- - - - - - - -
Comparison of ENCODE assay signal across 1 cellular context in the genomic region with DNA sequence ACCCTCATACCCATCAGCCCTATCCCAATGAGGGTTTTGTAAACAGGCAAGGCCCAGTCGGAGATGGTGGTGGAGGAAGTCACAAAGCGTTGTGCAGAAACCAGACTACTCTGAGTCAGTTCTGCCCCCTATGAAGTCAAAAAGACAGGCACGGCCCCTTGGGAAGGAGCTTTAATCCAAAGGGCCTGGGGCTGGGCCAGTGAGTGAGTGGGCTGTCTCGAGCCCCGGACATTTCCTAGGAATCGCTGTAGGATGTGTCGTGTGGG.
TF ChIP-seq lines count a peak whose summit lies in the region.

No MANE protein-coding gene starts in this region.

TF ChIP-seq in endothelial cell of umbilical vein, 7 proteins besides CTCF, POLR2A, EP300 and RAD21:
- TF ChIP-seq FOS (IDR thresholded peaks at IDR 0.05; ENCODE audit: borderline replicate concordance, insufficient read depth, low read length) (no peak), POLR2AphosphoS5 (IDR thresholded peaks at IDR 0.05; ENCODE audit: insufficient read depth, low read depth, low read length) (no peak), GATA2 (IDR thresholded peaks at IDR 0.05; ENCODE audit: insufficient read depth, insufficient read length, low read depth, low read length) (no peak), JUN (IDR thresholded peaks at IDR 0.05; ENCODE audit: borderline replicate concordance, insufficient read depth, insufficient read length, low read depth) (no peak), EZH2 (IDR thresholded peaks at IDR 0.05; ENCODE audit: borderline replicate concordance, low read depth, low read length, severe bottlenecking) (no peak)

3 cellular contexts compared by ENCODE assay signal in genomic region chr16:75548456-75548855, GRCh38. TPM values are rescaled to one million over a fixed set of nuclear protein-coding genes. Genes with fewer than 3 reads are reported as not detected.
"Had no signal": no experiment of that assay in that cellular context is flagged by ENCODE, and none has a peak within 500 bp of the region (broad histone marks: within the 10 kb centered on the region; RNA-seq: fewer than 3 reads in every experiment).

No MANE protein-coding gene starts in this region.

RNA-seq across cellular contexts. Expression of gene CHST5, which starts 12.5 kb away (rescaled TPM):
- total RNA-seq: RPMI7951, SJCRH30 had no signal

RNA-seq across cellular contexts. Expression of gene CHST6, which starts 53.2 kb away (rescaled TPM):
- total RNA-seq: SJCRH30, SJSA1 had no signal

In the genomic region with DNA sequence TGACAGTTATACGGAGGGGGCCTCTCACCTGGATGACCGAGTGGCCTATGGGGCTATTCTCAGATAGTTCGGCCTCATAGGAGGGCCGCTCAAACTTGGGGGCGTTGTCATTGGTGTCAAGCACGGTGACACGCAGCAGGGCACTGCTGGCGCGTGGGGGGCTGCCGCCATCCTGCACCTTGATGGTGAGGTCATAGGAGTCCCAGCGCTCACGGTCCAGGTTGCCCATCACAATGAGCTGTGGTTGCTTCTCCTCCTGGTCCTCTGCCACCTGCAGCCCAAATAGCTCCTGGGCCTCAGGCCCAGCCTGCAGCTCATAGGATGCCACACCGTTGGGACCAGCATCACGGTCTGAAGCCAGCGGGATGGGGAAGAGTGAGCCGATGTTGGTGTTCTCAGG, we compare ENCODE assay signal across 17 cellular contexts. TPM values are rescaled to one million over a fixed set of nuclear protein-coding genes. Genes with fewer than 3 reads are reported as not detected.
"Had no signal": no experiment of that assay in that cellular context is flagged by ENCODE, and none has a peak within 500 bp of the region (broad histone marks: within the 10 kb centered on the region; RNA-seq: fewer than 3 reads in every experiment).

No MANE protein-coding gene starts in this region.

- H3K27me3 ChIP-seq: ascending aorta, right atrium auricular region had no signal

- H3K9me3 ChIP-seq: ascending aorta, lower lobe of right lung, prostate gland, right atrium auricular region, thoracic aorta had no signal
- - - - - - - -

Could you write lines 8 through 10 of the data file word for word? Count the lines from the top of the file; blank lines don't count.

No MANE protein-coding gene starts in this region.

RNA-seq across cellular contexts. Expression of gene CHST5, which starts 12.5 kb away (rescaled TPM):
- total RNA-seq: RPMI7951, SJCRH30 had no signal